5. Prophylactic quinine: Quinine was provided freely to all workers along the construction line at 21 dispensaries. In addition, quinine dispensers were on all hotel and mess tables. On average, half of the work force took a prophylactic dose of quinine each day.
  6. Screening: Following the great success in Havana, all governmental buildings and quarters were screened against mosquitoes.
  7. Killing adult mosquitoes: Because the mosquitoes usually stayed in the tent or the house after feeding, collectors were hired to gather the adult mosquitoes that remained in the houses during the daytime. This proved to be very effective. Mosquitoes that were collected in tents were examined by Dr. Samuel T. Darling, Chief of the Board of Health Laboratory. Cost of adult mosquito killing was $3.50/per capita/per year for whole population of the strip.

The result of this malaria program was eradication of yellow fever and a dramatic decrease in malaria deaths. The death rate due to malaria in employees dropped from 11.59 per 1,000 in November 1906 to 1.23 per 1,000 in December 1909. It reduced the deaths from malaria in the total population from a maximum of 16.21 per 1,000 in July 1906 to 2.58 per 1,000 in December 1909.

Among the work force, the percentage of employees hospitalized due to malaria was 9.6% in December 1905, 5.7% in 1906, 1.8% in 1907, 3.0% in 1908, and 1.6% in 1909. Malaria continued to be a challenge throughout the entire construction program.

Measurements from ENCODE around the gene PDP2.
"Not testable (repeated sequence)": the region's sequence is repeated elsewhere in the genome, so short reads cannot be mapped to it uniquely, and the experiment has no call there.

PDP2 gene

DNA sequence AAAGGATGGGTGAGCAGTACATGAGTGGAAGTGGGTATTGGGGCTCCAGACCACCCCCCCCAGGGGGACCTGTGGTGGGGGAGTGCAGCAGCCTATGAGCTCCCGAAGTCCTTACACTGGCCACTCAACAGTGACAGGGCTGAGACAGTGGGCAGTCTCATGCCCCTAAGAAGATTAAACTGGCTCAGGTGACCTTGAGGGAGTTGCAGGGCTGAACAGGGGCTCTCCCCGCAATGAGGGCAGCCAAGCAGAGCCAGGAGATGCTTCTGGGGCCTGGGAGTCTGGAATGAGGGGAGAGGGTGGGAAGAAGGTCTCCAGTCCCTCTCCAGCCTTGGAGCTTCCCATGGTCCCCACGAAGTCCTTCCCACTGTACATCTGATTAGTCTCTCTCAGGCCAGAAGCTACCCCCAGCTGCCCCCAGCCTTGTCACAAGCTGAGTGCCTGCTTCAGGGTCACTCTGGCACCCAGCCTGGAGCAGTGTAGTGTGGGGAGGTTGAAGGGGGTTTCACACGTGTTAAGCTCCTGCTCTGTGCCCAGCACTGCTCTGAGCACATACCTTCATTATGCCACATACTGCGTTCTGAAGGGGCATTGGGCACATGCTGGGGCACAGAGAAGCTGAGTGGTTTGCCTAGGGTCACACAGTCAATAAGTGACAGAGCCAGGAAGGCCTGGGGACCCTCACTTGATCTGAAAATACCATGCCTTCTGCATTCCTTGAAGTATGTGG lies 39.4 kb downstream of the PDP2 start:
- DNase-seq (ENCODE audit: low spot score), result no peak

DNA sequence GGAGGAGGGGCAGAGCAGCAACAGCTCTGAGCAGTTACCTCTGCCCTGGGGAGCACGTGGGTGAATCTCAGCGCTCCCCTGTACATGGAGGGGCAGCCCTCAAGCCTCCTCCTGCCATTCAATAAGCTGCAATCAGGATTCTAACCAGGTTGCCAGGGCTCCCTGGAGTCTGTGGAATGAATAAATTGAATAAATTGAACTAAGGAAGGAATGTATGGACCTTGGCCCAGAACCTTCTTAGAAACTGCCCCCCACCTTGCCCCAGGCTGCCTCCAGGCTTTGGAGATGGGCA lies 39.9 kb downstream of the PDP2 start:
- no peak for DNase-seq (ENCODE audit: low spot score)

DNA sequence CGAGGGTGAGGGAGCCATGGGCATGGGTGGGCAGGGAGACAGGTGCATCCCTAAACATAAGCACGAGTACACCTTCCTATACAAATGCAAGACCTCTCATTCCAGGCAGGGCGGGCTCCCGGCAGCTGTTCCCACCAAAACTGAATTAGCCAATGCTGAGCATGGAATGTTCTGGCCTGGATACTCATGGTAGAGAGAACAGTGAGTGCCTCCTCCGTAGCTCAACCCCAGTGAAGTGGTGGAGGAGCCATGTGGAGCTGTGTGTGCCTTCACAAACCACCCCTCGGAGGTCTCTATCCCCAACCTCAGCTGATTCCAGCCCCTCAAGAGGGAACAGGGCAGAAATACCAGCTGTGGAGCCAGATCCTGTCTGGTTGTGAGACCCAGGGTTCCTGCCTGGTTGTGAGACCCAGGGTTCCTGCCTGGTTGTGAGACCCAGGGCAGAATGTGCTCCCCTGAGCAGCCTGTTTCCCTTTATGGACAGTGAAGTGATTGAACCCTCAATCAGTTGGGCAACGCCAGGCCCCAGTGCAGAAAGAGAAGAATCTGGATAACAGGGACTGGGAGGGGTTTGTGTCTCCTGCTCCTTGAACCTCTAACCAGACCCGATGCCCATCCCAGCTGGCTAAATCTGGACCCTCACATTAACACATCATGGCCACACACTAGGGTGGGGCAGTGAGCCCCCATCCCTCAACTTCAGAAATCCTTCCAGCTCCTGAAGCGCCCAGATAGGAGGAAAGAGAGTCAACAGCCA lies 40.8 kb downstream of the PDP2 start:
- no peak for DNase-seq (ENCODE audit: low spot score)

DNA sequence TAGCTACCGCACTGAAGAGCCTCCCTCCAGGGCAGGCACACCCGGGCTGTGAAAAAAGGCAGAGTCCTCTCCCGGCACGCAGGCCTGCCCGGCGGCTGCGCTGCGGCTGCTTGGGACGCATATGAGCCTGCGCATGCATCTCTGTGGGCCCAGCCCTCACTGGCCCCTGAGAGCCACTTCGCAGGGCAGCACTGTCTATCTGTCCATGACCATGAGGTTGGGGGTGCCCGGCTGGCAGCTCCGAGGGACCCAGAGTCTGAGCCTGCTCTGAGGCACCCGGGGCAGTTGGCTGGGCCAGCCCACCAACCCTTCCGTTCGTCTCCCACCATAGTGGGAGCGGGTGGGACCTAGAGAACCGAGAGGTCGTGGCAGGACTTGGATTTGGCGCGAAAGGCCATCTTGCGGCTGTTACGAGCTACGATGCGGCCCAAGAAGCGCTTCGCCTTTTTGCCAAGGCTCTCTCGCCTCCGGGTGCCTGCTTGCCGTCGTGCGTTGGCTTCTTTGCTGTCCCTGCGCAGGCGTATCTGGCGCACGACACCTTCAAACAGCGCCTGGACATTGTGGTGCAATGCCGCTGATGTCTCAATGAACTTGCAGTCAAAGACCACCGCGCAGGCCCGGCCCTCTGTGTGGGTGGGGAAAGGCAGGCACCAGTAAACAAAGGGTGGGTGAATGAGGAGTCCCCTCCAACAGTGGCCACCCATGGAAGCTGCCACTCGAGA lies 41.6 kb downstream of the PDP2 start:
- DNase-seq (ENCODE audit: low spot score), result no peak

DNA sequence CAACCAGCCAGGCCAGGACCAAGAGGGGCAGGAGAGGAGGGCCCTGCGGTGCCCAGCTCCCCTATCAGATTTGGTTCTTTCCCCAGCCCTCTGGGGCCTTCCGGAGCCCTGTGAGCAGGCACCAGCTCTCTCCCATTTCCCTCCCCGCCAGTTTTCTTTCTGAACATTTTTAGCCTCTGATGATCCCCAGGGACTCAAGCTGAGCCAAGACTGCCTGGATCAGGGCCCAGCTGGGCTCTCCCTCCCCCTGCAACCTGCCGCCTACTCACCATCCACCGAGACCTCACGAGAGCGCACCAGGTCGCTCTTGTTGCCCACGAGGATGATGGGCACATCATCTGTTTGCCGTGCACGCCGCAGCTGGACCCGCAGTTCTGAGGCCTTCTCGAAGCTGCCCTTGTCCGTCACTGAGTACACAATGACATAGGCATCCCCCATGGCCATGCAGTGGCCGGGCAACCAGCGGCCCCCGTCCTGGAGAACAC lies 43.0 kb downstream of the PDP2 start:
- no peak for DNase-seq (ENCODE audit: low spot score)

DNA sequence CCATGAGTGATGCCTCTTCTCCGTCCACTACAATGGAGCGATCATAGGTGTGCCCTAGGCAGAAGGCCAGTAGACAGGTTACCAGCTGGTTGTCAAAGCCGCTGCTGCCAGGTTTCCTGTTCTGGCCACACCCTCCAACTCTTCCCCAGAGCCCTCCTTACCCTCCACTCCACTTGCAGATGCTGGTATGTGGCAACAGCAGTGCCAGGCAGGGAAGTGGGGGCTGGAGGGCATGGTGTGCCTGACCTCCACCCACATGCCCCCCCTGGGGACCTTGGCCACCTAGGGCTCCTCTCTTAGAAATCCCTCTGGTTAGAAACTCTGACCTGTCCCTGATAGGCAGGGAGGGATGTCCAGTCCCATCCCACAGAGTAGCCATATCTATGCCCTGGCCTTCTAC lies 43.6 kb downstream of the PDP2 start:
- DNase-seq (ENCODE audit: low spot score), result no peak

The Panama Canal was the construction miracle of the beginning of the 20th century. It also was a great demonstration of malaria control based on an integrated mosquito control program enforced by the military. Malaria was not eliminated. However, under these most trying conditions, the disease was controlled to the extent that the construction work could be completed.

Drs. Gorgas, LePrince, and Darling are remembered as pioneers for their leadership in the control of malaria during this period. The Gorgas Memorial Laboratory in Panama, named after Col. Gorgas, remained a leading research center for tropical disease research throughout the 20th century. The American Society of Tropical Medicine and Hygiene every 3 years awards the Joseph Augustin LePrince Medal in recognition of outstanding work in the field of malariology. Professor Darling is honored by the Darling medal and prize, which is awarded by the Darling Foundation for outstanding achievements in the pathology, etiology, epidemiology, therapy, prophylaxis, or control of malaria. An examination of references 2, 3, and 5 will give details of the work of these pioneer malariologists in the control of malaria in the construction of the Panama Canal.

References

  1. Marshall, L. 1913. The story of the Panama Canal. L. T. Myers. Pp. 1-358.
  2. Gorgas, W. C., 1910. Malaria prevention on the Isthmus of Panama. In The Prevention of Malaria by R. Ross. Sect. 42. pp. 346-352. E. P. Dutton & Co., New York.
  3. Le Prince, J. A., 1910. Anti-malarial work on the Isthmus of Panama. In The Prevention of Malaria by R. Ross. Sect. 43., 43. pp. 353-368. E. P. Dutton & Co. New York.
  4. Darling, S. T. 1910. Factors in the transmission and prevention of malaria in the Canal Zone. Ann. Trop. Med. Parasitol. 4: 179-223.
  5. Darling, S. T. 1910. Studies in relation to malaria. Isthmian Canal Commission, Laboratory of the Board of Health. Pp. 1-42. 2nd Edition.